Lastly, don't waste time being perplexed.  Everyone in the industry is.  It all changes so fast. Tomorrow's a new day and hopefully for you... a new visa!  
xxEmily ~ SupermodelBlogger

Model Moment: Sophia N

I always love a model who mixes a little "edge" with her flirtatious appeal. Not only is Sophia gorgeous, but she knows how to play to the camera, which is an invaluable skill. This editorial is sultry and perfectly combines both masculine and feminine elements, without being too androgynous. Sophia executes the look of a woman who lives by her own rules, dresses to her own accord and exudes a powerful confidence.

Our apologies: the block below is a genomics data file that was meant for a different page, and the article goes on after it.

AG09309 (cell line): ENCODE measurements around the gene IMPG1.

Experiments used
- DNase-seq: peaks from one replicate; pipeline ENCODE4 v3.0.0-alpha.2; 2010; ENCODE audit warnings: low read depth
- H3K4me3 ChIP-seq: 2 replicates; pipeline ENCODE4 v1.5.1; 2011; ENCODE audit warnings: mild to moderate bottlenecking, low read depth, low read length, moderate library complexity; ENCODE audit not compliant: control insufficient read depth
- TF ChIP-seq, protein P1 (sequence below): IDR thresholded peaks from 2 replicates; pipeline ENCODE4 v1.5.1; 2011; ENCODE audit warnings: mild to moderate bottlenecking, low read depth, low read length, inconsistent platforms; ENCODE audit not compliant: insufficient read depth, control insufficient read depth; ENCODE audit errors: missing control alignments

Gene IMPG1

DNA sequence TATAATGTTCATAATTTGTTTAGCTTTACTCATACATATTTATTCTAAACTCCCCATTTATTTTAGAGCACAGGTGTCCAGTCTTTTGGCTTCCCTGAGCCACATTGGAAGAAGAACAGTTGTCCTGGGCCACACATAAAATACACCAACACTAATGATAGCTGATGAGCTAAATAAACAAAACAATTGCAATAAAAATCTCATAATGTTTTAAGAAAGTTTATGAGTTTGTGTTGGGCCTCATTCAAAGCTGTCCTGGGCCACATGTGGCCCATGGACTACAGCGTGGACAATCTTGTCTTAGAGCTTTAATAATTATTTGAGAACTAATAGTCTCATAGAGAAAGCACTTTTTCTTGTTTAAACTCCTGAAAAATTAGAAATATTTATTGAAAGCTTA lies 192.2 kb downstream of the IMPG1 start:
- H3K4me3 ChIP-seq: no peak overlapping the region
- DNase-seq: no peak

Editorial Details:
c'est la mode | It Is In Fashion
Shot by: Daniel Troyse
Styling by: Caroline Blomst
Model: Sophia N. (Mikas)

Via Fashioncopious

Gender Bending

"Andro" means "man" and "gyn" refers to "woman." Androgyny is a blend of both masculine and feminine characters. Looking at photos of fashion - I'm loving this unisex trend. There's something thrilling about seeing a woman wear a nice pair of slacks and cute tie yet pull off looking delicate and beautiful. While browsing the Frou Frouu site, I noticed a lot of the photography featured were of androgynous models. Another great article I came acrosswas the Elle photo shoot with Agyness Deyn as James Dean. It was so thoughtfully done! It probably helped that James Franco was the photographer. Check out some of my favorite androgynous photos below.

Wednesday, June 29, 2011

Tasha Courtney of BMG Models LA